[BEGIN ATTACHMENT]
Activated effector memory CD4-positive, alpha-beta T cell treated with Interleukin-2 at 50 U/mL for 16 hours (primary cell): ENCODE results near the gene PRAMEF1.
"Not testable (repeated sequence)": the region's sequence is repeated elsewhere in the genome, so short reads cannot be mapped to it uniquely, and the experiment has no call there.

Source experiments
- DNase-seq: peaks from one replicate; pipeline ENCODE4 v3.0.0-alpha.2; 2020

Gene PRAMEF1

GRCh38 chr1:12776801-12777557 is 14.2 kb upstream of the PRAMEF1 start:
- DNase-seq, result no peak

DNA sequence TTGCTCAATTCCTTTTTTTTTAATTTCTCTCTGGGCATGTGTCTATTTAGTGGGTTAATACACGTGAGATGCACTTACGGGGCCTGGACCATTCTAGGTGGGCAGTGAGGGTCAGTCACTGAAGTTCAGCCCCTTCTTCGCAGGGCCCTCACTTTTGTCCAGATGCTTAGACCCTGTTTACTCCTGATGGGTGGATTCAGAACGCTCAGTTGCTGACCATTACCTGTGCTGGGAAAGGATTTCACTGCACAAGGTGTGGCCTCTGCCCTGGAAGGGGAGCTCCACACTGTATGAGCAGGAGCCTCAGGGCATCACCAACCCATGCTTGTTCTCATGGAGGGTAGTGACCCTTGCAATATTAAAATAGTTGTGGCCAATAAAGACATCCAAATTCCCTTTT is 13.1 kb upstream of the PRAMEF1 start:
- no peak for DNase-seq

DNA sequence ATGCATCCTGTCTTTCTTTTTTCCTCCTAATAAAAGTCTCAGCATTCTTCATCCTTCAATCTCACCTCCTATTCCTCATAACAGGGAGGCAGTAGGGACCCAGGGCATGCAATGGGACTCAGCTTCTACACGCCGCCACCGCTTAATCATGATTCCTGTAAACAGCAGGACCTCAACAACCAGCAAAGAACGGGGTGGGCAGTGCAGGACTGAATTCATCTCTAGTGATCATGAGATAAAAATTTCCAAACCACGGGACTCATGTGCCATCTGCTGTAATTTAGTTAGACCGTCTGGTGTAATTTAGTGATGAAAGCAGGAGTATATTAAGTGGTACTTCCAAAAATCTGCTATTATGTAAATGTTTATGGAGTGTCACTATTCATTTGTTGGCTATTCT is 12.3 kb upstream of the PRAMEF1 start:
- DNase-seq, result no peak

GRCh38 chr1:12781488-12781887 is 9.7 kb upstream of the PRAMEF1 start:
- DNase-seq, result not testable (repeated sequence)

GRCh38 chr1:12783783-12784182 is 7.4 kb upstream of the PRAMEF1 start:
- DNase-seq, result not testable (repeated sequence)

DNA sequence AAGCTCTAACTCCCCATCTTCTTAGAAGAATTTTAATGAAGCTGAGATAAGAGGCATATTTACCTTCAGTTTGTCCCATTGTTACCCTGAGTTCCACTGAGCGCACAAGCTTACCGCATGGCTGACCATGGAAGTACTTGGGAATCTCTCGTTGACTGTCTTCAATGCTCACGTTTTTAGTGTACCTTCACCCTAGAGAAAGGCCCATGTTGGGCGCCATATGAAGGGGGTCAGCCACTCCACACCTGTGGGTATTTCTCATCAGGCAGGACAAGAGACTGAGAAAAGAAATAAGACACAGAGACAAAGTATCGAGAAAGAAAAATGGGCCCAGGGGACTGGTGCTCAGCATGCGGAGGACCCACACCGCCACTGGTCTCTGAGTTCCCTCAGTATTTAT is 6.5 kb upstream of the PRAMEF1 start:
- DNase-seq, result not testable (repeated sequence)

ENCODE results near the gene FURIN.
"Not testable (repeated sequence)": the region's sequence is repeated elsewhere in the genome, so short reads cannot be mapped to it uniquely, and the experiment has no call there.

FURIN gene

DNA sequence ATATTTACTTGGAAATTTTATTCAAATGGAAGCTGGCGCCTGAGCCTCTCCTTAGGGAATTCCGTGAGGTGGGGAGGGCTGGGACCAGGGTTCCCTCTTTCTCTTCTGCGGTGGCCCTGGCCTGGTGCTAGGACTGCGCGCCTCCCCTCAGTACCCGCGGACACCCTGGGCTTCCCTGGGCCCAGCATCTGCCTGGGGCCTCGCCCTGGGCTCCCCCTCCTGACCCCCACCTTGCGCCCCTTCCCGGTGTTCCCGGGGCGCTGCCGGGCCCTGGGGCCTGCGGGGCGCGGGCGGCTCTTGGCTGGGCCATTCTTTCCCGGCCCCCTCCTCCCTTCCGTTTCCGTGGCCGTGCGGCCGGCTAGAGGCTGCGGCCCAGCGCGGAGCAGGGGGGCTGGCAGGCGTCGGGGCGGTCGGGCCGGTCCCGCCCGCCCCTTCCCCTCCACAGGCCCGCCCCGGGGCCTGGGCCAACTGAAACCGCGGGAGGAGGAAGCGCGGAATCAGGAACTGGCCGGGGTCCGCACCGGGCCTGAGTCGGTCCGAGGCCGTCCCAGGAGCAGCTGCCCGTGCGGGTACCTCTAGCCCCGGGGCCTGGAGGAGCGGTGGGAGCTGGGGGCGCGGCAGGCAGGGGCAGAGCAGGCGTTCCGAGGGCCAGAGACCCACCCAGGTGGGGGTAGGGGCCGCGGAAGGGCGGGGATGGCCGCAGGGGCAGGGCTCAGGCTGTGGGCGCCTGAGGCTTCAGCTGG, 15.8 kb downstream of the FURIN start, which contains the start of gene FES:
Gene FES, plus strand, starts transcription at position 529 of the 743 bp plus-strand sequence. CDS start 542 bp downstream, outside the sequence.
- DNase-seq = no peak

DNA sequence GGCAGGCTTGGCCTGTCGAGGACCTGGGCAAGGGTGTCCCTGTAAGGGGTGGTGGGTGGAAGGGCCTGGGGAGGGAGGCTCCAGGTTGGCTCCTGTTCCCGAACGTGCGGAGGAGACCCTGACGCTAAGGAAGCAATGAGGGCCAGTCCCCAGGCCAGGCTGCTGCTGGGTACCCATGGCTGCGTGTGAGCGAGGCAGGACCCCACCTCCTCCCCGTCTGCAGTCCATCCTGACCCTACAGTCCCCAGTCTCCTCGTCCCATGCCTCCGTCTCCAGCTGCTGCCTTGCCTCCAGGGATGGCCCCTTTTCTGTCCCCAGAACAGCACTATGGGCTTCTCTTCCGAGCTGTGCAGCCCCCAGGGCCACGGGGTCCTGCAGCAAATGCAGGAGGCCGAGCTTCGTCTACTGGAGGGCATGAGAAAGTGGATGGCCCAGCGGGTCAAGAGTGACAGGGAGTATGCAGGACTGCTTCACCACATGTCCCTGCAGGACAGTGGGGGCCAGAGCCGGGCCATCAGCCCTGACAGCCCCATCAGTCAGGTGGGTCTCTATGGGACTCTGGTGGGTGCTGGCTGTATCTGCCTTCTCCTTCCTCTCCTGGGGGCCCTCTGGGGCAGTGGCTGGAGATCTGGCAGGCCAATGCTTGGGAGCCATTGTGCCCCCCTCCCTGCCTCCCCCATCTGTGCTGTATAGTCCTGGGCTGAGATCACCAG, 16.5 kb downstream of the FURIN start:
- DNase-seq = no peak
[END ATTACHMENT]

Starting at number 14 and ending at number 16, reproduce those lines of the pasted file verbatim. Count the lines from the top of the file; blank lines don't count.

GRCh38 chr1:12783783-12784182 is 7.4 kb upstream of the PRAMEF1 start:
- DNase-seq, result not testable (repeated sequence)

DNA sequence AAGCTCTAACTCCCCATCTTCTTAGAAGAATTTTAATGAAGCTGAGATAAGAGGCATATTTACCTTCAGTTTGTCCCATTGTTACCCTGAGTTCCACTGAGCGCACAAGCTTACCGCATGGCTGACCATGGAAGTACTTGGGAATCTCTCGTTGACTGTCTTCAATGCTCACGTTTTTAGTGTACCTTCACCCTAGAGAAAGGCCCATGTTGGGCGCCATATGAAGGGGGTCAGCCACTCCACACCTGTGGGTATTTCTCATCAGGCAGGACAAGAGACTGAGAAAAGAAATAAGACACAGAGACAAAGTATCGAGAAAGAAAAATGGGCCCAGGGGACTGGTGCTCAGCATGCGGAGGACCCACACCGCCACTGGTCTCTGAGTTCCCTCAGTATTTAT is 6.5 kb upstream of the PRAMEF1 start: